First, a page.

Words || James Booth
A few weeks back, plastered across our timelines and twitter feeds were calls that “the earth’s lungs were on fire!”. Everyone from political leaders to celebrities were sharing pictures of the Amazon fires, and calling for the Brazilian government to put an end to the fires started by Brazillian farmers.
The reportage surrounding the Amazon drew upon the 80% increase in fires between 2018 and 2019, which saw the fear of climate change become front and centre in the lead up to the United Nation’s Climate Action Summit on the 23rd of September. This is hardly unexpected as the Amazon is our earth’s largest remaining tropical rainforest, and houses approximately 10% of the world’s known biodiversity. The rainforest is also reported to contain 90-140 billion metric tonnes of carbon, which if released could accelerate climate change resulting from global warming.
Moreover, according to the Coordinator of Indigenous Organisations of the Amazon Basin, approximately 2.7million or 9% of the Amazon’s population is made up of indigenous peoples from 350 different ethnic groups – with more than 60 remaining largely isolated from our world.
Considering that 17% of the Amazon’s forest cover has been lost within the last half century, and the prevalence of illegal logging and trade within the forest, it becomes evident why the world erupted into panic at the thought of our earth’s lungs being on fire. Particularly in that the Amazon is linked to regional climate patterns through hydrological cycles, resulting from the evaporation of water by the forests into rainfall for the region and its surrounding nations.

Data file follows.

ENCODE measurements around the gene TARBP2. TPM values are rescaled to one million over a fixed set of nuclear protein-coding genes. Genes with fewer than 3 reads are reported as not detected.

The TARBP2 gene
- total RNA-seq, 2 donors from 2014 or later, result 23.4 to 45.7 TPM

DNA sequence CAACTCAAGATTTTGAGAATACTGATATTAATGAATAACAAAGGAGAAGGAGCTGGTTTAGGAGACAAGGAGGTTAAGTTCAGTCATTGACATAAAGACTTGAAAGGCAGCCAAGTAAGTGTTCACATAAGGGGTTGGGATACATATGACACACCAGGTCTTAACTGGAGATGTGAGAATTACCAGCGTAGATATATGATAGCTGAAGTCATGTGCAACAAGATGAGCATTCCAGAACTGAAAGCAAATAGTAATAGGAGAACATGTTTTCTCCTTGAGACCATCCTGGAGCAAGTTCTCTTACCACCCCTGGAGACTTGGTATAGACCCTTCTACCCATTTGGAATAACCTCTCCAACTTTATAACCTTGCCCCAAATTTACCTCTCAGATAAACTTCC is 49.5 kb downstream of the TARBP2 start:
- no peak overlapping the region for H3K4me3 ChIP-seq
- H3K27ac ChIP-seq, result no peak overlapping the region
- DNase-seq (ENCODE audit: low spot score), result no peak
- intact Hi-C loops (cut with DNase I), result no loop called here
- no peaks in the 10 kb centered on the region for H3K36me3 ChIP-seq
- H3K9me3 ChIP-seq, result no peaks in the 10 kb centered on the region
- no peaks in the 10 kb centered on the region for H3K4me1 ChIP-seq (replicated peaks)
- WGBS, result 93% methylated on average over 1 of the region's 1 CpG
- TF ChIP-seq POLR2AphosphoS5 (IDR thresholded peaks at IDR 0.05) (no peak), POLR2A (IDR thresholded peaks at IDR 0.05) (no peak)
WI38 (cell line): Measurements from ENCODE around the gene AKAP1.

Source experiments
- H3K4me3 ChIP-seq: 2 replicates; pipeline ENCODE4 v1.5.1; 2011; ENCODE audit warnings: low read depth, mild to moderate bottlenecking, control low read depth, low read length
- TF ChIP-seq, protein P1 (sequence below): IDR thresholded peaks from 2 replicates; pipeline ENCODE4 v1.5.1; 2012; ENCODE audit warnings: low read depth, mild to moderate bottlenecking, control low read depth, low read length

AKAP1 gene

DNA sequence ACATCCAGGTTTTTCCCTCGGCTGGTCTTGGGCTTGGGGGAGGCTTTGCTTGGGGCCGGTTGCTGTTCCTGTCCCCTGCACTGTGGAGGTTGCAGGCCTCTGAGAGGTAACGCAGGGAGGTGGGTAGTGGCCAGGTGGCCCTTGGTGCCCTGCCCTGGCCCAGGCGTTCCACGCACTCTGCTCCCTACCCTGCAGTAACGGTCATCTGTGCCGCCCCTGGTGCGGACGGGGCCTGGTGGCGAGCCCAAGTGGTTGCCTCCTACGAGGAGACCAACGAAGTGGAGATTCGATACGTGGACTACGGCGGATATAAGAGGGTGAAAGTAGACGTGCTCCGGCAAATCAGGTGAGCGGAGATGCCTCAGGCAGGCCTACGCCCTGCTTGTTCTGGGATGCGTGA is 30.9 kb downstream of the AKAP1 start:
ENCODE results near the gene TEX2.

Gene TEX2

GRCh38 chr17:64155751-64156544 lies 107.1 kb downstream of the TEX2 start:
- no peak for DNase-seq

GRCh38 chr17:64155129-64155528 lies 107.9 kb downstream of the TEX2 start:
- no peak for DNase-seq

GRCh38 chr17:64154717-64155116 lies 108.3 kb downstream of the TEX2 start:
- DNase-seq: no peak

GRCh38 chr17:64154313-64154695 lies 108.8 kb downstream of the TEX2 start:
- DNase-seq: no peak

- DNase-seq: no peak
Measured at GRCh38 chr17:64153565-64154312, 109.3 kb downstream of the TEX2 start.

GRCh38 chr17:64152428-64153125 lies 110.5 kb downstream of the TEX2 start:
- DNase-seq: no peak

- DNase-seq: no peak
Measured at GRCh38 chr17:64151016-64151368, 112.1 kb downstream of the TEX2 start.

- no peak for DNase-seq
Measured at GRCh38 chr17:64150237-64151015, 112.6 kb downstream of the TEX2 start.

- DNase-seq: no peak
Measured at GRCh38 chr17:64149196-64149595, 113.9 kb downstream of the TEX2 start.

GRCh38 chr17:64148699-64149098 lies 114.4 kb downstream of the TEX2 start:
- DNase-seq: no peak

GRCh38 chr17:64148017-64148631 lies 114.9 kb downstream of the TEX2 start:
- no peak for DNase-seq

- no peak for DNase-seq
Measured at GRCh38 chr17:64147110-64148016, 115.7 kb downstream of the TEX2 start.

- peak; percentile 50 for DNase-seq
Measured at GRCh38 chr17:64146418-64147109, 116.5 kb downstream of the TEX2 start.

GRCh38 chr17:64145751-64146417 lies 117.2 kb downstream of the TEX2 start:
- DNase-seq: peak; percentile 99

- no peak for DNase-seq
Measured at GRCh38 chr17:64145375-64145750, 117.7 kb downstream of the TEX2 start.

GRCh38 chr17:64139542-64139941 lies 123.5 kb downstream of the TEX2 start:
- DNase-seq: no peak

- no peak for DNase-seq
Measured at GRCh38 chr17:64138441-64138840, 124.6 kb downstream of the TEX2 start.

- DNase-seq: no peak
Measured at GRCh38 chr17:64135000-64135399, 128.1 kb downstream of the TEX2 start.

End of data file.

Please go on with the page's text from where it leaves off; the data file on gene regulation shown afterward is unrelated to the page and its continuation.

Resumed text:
What all of this means, is that the Amazon rainforest is a key ecosystem that is highly beneficial for our planet and we as a planet should endeavour to protect it. However, reflecting upon our burning lungs, it must be asked whether the coverage of this specific issue internationally is another in a growing series of environmental reportage which seeks to simplify the complexity of the environmental disaster we’ve found ourselves in.
It is much easier to report on a tangible event like an increase in forest fires to increase awareness to the impacts of climate change, than it would be to explore the disastrous impact of the coal or fossil fuel’s industries on the planet. Or perhaps to explore the impacts of commercial and private air travel on increasing pollution in our atmosphere. In blaming the Brazilian government for weakening protections for its rainforest that is the “lungs” of our earth, we are realistically removing any sense of responsibility for the climate disaster we are in. Especially when, according to satellite reportage from the National Institute for Space Research, the recent increase in fires is significantly lower that the peaks in 2003-2005, 2007 and 2010. All of which received little to no reportage by the world’s media.
The reportage of the blazes saw world leaders and celebrities pledge their support to stop the fires. Canadian president Justin Trudeau pledged $15M towards water bombers to help fight the blazes in the Amazon. However, these instances of foreign aid were knocked back by Prime Minister Jair Bolsonaro who accused the G7 leaders of a colonialist mindset.